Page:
The schwa is the most neutral vowel sound in English. In order to produce it, simply relax your jaw, lips, and tongue, and release a very short ‘uh’ sound. If you’re not sure what ‘uh’ sounds like, try to insert a sound between K-G. Most likely the sound between the K and G will be the schwa.
What makes it tricky?
The schwa doesn’t have a usual spelling pattern and can be represented by any vowel letter (or even combination of letters).
Here are some words with schwa sound:
How to identify it?
But just because the schwa is represented by different letters, this doesn’t mean it’s completely erratic. It's a reduced vowel and it's made only in unstressed syllables in words with two syllables or more (although not all multi-syllable words use a schwa).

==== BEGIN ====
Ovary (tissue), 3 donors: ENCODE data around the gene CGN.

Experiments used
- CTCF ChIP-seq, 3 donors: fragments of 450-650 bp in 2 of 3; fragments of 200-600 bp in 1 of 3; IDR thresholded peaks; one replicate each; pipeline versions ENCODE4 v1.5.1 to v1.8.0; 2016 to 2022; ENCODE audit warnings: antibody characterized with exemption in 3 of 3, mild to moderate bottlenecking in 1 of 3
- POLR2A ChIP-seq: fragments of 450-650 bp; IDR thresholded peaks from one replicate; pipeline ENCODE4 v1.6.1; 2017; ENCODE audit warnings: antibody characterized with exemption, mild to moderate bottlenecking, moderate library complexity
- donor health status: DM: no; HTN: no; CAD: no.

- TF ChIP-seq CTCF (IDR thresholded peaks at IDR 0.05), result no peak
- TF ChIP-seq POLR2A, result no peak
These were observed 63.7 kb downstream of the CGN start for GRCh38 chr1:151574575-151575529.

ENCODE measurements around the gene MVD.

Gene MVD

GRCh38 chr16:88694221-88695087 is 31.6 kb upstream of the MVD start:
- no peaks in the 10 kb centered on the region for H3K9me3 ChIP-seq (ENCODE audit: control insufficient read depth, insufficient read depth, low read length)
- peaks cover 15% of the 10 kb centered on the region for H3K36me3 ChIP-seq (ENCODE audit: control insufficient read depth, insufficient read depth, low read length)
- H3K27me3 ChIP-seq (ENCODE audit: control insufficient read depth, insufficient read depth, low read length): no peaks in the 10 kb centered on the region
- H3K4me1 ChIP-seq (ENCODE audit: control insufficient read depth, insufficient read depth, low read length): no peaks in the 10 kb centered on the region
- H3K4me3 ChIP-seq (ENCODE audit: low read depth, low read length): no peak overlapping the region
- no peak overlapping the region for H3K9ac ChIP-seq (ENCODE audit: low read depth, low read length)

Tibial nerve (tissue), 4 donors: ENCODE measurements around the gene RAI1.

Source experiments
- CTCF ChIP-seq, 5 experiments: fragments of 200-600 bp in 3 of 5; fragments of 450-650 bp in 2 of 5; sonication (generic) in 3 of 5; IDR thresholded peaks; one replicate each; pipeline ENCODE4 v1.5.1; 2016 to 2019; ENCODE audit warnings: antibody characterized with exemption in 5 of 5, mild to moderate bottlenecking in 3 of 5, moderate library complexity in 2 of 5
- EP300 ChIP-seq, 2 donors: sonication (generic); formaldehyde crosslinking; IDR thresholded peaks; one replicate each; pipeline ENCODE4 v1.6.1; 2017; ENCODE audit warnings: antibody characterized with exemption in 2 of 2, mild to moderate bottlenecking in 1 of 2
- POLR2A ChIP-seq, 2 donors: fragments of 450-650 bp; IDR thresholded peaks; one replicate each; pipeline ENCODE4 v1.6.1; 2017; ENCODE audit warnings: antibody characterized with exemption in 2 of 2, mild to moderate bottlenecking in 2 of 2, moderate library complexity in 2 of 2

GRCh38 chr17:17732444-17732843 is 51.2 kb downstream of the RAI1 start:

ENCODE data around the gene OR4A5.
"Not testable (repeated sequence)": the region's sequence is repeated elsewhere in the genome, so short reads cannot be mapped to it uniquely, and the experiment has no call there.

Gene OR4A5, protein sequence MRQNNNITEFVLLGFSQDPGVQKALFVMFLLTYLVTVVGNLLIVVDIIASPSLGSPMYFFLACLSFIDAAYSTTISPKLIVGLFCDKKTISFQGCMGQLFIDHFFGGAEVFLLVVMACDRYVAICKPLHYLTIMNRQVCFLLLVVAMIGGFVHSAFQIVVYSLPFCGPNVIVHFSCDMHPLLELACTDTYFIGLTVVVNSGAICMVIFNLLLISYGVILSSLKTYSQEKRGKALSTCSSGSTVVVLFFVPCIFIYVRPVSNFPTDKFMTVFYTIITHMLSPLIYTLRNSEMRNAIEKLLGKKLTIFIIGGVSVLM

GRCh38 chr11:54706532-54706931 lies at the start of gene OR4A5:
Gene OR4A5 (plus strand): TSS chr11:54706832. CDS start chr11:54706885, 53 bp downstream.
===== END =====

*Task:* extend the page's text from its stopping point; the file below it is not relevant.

Why is it important?
Not producing the schwa doesn’t necessarily mean you will not be understood. However, using the schwa will definitely help:
1. Your listening comprehension: Native speakers use it all the time. It’s the most common vowel sound in English.
2. Your pronunciation of long words: You’ll invest less energy in confusing long words if you use the schwa in some unstressed syllables.
3. The delivery of your message: Less important words (usually, function words) are reduced and therefore contain a schwa sound rather than a pure vowel sound.
4. Your speech and rhythm: You will sound more natural.
Watch the video to get the full picture and understand when and how to use this sound.
What words with the schwa sound do you tend to mispronounce? Can you think of at least three words with a schwa sound in them? Let me know in the comments below.